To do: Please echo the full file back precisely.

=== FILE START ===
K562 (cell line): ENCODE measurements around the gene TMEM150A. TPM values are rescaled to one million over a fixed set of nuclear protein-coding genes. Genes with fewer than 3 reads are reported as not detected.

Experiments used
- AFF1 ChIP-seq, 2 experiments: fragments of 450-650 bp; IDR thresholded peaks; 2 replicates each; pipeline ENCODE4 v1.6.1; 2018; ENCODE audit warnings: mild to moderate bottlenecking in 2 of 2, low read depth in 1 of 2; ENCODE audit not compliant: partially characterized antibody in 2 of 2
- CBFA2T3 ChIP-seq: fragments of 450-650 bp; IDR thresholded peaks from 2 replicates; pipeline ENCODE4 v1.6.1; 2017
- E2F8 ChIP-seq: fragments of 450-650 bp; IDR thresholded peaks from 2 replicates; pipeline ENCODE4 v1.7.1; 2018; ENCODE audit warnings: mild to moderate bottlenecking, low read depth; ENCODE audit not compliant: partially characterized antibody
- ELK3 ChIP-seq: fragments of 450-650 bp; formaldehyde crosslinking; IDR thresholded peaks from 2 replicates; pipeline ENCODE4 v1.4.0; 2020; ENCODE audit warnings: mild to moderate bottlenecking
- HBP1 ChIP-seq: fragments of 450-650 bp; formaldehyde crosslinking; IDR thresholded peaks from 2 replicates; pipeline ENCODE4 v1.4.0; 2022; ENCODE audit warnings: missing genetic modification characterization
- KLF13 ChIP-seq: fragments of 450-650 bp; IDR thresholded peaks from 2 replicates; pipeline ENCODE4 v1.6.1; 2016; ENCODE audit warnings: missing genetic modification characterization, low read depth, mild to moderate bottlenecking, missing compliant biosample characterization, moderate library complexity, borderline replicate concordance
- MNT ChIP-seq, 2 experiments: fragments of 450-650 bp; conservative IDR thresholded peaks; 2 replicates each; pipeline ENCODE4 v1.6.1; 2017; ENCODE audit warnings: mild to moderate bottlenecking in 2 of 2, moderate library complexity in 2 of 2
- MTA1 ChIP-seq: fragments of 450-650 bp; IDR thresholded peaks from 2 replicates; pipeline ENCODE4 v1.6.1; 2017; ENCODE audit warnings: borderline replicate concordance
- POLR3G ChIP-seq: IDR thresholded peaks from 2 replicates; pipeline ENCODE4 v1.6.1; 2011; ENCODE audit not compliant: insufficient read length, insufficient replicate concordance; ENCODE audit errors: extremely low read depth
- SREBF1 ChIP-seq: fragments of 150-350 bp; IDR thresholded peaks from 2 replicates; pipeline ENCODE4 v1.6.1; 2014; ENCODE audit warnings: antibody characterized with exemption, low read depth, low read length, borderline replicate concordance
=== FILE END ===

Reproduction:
K562 (cell line): ENCODE measurements around the gene TMEM150A. TPM values are rescaled to one million over a fixed set of nuclear protein-coding genes. Genes with fewer than 3 reads are reported as not detected.

Experiments used
- AFF1 ChIP-seq, 2 experiments: fragments of 450-650 bp; IDR thresholded peaks; 2 replicates each; pipeline ENCODE4 v1.6.1; 2018; ENCODE audit warnings: mild to moderate bottlenecking in 2 of 2, low read depth in 1 of 2; ENCODE audit not compliant: partially characterized antibody in 2 of 2
- CBFA2T3 ChIP-seq: fragments of 450-650 bp; IDR thresholded peaks from 2 replicates; pipeline ENCODE4 v1.6.1; 2017
- E2F8 ChIP-seq: fragments of 450-650 bp; IDR thresholded peaks from 2 replicates; pipeline ENCODE4 v1.7.1; 2018; ENCODE audit warnings: mild to moderate bottlenecking, low read depth; ENCODE audit not compliant: partially characterized antibody
- ELK3 ChIP-seq: fragments of 450-650 bp; formaldehyde crosslinking; IDR thresholded peaks from 2 replicates; pipeline ENCODE4 v1.4.0; 2020; ENCODE audit warnings: mild to moderate bottlenecking
- HBP1 ChIP-seq: fragments of 450-650 bp; formaldehyde crosslinking; IDR thresholded peaks from 2 replicates; pipeline ENCODE4 v1.4.0; 2022; ENCODE audit warnings: missing genetic modification characterization
- KLF13 ChIP-seq: fragments of 450-650 bp; IDR thresholded peaks from 2 replicates; pipeline ENCODE4 v1.6.1; 2016; ENCODE audit warnings: missing genetic modification characterization, low read depth, mild to moderate bottlenecking, missing compliant biosample characterization, moderate library complexity, borderline replicate concordance
- MNT ChIP-seq, 2 experiments: fragments of 450-650 bp; conservative IDR thresholded peaks; 2 replicates each; pipeline ENCODE4 v1.6.1; 2017; ENCODE audit warnings: mild to moderate bottlenecking in 2 of 2, moderate library complexity in 2 of 2
- MTA1 ChIP-seq: fragments of 450-650 bp; IDR thresholded peaks from 2 replicates; pipeline ENCODE4 v1.6.1; 2017; ENCODE audit warnings: borderline replicate concordance
- POLR3G ChIP-seq: IDR thresholded peaks from 2 replicates; pipeline ENCODE4 v1.6.1; 2011; ENCODE audit not compliant: insufficient read length, insufficient replicate concordance; ENCODE audit errors: extremely low read depth
- SREBF1 ChIP-seq: fragments of 150-350 bp; IDR thresholded peaks from 2 replicates; pipeline ENCODE4 v1.6.1; 2014; ENCODE audit warnings: antibody characterized with exemption, low read depth, low read length, borderline replicate concordance